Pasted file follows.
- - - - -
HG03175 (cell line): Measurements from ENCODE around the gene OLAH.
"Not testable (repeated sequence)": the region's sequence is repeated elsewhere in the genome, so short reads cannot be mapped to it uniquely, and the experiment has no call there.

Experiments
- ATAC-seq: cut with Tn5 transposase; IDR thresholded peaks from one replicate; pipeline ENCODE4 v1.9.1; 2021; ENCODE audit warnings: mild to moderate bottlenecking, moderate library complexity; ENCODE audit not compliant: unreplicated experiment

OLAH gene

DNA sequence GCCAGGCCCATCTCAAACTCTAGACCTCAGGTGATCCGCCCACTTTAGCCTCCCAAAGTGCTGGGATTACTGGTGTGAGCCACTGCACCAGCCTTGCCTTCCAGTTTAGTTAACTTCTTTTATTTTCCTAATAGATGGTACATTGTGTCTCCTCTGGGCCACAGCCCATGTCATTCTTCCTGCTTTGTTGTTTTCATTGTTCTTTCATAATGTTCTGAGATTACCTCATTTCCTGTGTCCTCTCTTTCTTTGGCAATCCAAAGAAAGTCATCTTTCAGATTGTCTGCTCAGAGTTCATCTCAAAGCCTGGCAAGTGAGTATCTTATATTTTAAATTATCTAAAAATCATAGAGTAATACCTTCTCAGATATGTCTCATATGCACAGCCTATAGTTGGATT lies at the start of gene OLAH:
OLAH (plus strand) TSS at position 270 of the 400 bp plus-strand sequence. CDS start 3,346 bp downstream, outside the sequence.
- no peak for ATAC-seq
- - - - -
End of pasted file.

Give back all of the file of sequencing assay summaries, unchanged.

HG03175 (cell line): Measurements from ENCODE around the gene OLAH.
"Not testable (repeated sequence)": the region's sequence is repeated elsewhere in the genome, so short reads cannot be mapped to it uniquely, and the experiment has no call there.

Experiments
- ATAC-seq: cut with Tn5 transposase; IDR thresholded peaks from one replicate; pipeline ENCODE4 v1.9.1; 2021; ENCODE audit warnings: mild to moderate bottlenecking, moderate library complexity; ENCODE audit not compliant: unreplicated experiment

OLAH gene

DNA sequence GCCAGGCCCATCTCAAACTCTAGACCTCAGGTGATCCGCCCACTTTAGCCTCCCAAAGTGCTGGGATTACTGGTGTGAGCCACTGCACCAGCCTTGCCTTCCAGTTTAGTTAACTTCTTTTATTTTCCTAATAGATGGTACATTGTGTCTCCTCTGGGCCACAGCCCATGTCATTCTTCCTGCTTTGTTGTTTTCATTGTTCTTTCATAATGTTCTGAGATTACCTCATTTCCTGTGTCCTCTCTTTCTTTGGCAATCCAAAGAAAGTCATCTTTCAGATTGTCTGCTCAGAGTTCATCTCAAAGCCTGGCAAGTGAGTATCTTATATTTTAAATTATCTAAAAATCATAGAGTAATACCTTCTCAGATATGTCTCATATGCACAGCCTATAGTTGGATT lies at the start of gene OLAH:
OLAH (plus strand) TSS at position 270 of the 400 bp plus-strand sequence. CDS start 3,346 bp downstream, outside the sequence.
- no peak for ATAC-seq